Tycoon Elon Musk has decided to reactivate conspiracy theorist Alex Jones' account on his social network on Sunday. Twitter suspended her in 2018 after her persistent hoaxes and misinformation, which have led to multimillion-dollar defamation convictions. Musk initially pledged to keep him on the sidelines, but has ultimately decided to reinstate him. Jones tweeted on Sunday announcing a two-hour interview with Elon Musk on X, the new name of the network where the hoax propagator has 1.2 million followers.
Twitter decided to permanently suspend Jones' account in 2018 for violating the company's "abusive behavior policy." The decision followed a defamation lawsuit against Jones for spreading the hoax that the 2012 shooting at Sandy Hook Elementary School in Newtown, Connecticut, the tragedy that cost the lives of 20 children and six educators, was a hoax.
Jones falsely claimed over and over again that the shooting never really happened, but was a theatrical effort for stricter gun regulation. The founder of Infowars, who has spread other conspiracy theories, was ordered to pay multimillion-dollar damages to the parents of the victims, who suffered cases of threats and harassment from those they believed to be fakers, listening to Jones. He was ordered to pay about $1.500 billion. Jones has appealed the sentences, arguing that he did not get a fair trial and that his speech was protected by the First Amendment, which enshrines free speech. Musk's decision to reinstate Jones comes just week on the anniversary of the shooting.
The billionaire had already hinted that he was planning to be readmitted on Thursday, when he announced a vote to wrap his decision in. "Since this platform aspires to be the global town square, permanent bans should be extremely rare," he wrote, implying that if he spread hoaxes again, the users themselves would take it upon themselves to correct him. 70% of the minimum proportion of X users who have voted have said they are in favour of reactivating Alex Jones' account.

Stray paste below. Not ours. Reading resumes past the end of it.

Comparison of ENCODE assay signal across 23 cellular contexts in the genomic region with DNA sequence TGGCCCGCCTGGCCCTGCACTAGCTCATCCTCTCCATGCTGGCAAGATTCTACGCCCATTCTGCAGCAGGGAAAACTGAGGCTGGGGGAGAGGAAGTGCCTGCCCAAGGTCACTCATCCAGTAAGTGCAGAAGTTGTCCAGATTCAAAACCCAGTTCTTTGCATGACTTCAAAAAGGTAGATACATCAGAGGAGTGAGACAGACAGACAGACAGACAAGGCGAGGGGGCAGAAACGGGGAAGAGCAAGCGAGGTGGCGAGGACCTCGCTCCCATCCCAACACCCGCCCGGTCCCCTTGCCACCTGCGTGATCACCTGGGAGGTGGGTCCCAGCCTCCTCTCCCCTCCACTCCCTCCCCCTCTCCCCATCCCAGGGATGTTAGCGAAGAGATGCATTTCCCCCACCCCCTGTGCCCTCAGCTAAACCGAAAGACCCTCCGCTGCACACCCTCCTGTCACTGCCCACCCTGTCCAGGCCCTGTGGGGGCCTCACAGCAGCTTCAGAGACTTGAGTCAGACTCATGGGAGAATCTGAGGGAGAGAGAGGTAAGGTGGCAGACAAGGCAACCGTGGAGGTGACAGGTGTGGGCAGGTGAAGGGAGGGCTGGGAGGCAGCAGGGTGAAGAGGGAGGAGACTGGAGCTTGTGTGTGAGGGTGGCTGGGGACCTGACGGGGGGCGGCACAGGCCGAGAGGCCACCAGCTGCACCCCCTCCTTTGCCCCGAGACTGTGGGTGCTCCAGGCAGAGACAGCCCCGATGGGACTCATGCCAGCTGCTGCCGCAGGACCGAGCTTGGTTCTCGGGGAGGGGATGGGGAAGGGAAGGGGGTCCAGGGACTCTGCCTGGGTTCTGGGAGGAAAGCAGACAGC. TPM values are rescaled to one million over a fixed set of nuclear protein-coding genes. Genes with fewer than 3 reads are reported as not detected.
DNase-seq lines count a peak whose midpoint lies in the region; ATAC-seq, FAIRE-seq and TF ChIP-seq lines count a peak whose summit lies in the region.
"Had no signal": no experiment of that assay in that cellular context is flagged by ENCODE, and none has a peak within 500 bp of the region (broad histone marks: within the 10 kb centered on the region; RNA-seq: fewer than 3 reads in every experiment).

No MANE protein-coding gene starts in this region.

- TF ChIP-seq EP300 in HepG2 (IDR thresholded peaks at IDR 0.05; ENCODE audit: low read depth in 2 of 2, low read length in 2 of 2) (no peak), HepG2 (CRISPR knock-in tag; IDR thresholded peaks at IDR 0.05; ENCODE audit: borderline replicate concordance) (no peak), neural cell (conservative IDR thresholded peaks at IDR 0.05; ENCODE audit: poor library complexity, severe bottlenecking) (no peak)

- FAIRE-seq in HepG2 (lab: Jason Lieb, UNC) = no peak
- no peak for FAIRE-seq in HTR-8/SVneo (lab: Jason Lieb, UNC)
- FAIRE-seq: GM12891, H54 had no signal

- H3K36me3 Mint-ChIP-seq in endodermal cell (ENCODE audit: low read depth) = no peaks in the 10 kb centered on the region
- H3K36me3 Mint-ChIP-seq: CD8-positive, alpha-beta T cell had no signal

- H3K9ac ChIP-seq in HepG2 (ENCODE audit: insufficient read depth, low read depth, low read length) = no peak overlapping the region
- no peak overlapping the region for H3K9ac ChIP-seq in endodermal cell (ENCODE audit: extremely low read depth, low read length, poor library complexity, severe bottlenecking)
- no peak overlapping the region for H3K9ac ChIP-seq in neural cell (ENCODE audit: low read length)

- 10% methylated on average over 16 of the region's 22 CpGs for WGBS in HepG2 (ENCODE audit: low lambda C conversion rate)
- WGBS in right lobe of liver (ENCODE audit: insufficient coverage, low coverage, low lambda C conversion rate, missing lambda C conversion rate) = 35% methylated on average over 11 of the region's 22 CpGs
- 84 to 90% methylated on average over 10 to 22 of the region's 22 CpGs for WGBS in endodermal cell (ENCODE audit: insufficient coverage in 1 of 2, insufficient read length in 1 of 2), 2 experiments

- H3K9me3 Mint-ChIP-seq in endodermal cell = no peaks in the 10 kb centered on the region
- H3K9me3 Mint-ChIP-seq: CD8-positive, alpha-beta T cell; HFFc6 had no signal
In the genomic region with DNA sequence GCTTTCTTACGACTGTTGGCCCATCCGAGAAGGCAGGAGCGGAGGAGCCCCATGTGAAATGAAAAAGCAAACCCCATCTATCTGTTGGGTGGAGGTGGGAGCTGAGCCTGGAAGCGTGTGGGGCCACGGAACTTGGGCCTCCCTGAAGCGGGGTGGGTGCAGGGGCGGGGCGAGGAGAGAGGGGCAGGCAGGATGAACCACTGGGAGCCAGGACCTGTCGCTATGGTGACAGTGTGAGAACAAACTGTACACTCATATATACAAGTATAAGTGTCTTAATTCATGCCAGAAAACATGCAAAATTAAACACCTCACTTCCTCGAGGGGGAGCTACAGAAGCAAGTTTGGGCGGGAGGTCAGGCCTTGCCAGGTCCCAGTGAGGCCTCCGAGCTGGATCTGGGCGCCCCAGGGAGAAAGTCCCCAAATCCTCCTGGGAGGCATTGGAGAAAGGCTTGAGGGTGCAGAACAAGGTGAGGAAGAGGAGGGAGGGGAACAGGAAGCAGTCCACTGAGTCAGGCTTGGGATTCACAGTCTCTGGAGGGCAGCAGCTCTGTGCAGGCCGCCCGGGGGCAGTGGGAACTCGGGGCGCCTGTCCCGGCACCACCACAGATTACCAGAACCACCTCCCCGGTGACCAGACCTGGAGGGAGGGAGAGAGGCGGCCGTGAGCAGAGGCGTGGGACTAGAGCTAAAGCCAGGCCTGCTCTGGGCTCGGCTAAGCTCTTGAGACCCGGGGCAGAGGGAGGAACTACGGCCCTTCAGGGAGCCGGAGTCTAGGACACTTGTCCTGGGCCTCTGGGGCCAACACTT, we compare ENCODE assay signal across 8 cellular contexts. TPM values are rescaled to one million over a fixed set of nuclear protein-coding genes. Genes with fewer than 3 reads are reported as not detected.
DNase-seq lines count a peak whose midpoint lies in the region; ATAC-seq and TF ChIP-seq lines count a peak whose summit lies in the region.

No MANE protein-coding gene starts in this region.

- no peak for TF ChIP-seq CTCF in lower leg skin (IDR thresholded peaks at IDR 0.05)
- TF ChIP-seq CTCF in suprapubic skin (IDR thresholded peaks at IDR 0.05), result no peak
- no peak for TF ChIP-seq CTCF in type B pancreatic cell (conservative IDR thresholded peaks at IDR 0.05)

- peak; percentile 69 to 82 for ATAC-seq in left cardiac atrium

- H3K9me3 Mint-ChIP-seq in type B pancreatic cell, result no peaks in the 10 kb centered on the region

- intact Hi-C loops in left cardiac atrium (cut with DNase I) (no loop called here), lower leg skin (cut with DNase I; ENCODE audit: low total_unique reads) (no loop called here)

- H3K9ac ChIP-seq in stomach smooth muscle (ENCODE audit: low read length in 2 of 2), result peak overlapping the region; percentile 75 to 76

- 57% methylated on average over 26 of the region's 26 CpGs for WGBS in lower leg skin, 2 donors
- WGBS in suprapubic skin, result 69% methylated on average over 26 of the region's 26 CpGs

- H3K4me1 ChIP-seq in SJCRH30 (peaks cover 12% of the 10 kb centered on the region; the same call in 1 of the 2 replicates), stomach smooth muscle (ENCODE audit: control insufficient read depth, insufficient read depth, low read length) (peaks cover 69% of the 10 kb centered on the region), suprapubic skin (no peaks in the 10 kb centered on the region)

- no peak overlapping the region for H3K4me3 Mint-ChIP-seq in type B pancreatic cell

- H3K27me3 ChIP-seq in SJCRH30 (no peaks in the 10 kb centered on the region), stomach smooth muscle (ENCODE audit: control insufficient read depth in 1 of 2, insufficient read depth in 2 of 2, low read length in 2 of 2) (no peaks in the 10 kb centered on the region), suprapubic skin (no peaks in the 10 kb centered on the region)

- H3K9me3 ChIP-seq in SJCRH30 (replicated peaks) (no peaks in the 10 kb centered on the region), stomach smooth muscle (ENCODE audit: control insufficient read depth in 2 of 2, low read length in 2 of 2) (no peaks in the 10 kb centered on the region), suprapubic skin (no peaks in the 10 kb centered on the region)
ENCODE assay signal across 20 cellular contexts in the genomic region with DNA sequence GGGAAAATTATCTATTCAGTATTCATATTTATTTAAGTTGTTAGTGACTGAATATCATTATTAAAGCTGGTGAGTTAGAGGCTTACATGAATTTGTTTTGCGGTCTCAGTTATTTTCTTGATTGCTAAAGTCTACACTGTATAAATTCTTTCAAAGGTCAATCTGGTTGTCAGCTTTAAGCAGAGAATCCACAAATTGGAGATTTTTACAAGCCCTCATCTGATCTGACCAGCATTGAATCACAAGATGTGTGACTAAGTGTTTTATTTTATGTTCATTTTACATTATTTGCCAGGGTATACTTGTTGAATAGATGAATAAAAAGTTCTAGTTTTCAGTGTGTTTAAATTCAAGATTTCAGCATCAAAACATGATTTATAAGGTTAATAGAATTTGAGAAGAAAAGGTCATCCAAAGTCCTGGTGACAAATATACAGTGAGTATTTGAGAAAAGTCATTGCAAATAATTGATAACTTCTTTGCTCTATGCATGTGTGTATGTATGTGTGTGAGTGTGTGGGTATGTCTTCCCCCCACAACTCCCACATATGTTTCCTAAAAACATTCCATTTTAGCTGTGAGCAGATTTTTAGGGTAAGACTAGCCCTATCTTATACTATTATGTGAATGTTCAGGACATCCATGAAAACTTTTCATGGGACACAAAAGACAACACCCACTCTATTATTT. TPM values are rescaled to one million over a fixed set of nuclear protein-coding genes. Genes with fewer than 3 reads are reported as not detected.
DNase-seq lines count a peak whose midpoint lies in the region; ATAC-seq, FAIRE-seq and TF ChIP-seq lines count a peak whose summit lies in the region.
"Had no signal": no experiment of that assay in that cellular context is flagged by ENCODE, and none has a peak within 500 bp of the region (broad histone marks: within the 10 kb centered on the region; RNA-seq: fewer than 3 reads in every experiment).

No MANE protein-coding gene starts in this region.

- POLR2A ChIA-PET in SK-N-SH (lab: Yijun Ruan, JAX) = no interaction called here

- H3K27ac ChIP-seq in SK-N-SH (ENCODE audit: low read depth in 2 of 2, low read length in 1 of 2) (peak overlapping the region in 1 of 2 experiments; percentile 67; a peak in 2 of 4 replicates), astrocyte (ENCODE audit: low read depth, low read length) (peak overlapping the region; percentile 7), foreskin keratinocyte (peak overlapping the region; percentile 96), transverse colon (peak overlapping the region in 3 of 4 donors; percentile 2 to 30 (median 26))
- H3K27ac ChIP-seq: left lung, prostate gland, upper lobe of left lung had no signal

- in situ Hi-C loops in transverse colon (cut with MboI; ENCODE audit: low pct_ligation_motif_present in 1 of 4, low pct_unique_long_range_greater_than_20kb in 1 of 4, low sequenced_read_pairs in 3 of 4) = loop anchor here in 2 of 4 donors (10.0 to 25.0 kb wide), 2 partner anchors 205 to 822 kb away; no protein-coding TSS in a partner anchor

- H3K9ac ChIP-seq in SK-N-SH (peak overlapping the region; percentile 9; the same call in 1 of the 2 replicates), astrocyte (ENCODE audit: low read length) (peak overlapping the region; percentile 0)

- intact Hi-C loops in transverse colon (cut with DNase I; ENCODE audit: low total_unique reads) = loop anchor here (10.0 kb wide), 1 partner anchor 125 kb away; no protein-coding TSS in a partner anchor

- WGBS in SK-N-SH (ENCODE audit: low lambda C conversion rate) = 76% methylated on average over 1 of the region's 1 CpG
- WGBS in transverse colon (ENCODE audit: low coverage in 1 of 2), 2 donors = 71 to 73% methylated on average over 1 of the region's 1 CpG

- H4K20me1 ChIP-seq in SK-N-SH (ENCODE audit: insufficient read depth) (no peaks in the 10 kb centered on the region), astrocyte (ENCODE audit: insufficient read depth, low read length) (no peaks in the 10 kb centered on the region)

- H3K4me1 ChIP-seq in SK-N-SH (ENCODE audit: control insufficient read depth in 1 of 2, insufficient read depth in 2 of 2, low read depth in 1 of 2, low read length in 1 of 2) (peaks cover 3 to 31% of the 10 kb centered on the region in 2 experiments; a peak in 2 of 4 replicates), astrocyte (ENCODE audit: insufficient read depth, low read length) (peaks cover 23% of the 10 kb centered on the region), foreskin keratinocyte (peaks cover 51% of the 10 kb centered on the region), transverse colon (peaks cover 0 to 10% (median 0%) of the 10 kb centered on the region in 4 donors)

Advertisers have fled Twitter for fear that their ads will appear next to hate or misinformation messages, once Musk has scrapped content moderation policies that curbed them. Musk himself has spread hoaxes and conspiracy theories. He spread a fake news story about the assault on Paul Pelosi, Nancy Pelosi's husband.
More recently, he sparked outrage with his own tweets when he replied to a message from a user who accused Jews of hating white people and professing indifference to anti-Semitism. The message subscribed to the replacement conspiracy theory, according to which Jews are supporting "hordes of minorities" who are "flooding" the country to replace whites. That conspiracy theory was the same one that motivated the deadly shooting at the Tree of Life synagogue in 2018. "You've told the plain truth," Musk tweeted.
Two weeks ago, at a conference in New York, he apologized if that message had encouraged anti-Semitism: "I'm so sorry," he said. "In hindsight, I shouldn't have responded to that particular message," he added. But at that same event, he confronted advertisers who had decided to flee from the toxic content of his social network. "Is someone going to try to blackmail me with advertising? Blackmail me with money? Get fucked in the ass! Fuck you-ass-you! Is that clear?" he said. Among the companies that have recently canceled or suspended advertising on the social network are IBM, Apple, Disney, Sony, Warner, Paramount and Lionsgate.
After buying Twitter last year, Musk said he was going to grant "amnesty" to suspended accounts. He reinstated, first, comedian Kathie Griffin, writer Jordan Peterson, and conservative satirical publication The Babylon Bee. Then, after another vote, former President Donald Trump; Ye, the rapper formerly known as Kanye West, after two suspensions for anti-Semitic posts last year; and Congresswoman Marjorie Taylor Greene, who was banned from the social network for violating its covid-related misinformation policies.
He made those decisions personally even though earlier, to reassure advertisers, he had said he would wait for the opinion of an advisory board before making any relevant decisions about changes to the content moderation policy. "Before the council meets, no major decisions will be made on content or accounts reinstated," he said. Then, he changed his mind.
On the other hand, contrary to its self-proclaimed absolutism of freedom of expression, it not only bows to the censorious demands of authoritarian governments, but has also decided to silence critical or annoying voices. It has suspended, for example, the account of software developer Travis Brown, an account tracking his private jet, or that of Aaron Greenspan, founder of the public and legal records database PlainSite, a critic of Musk and Tesla.
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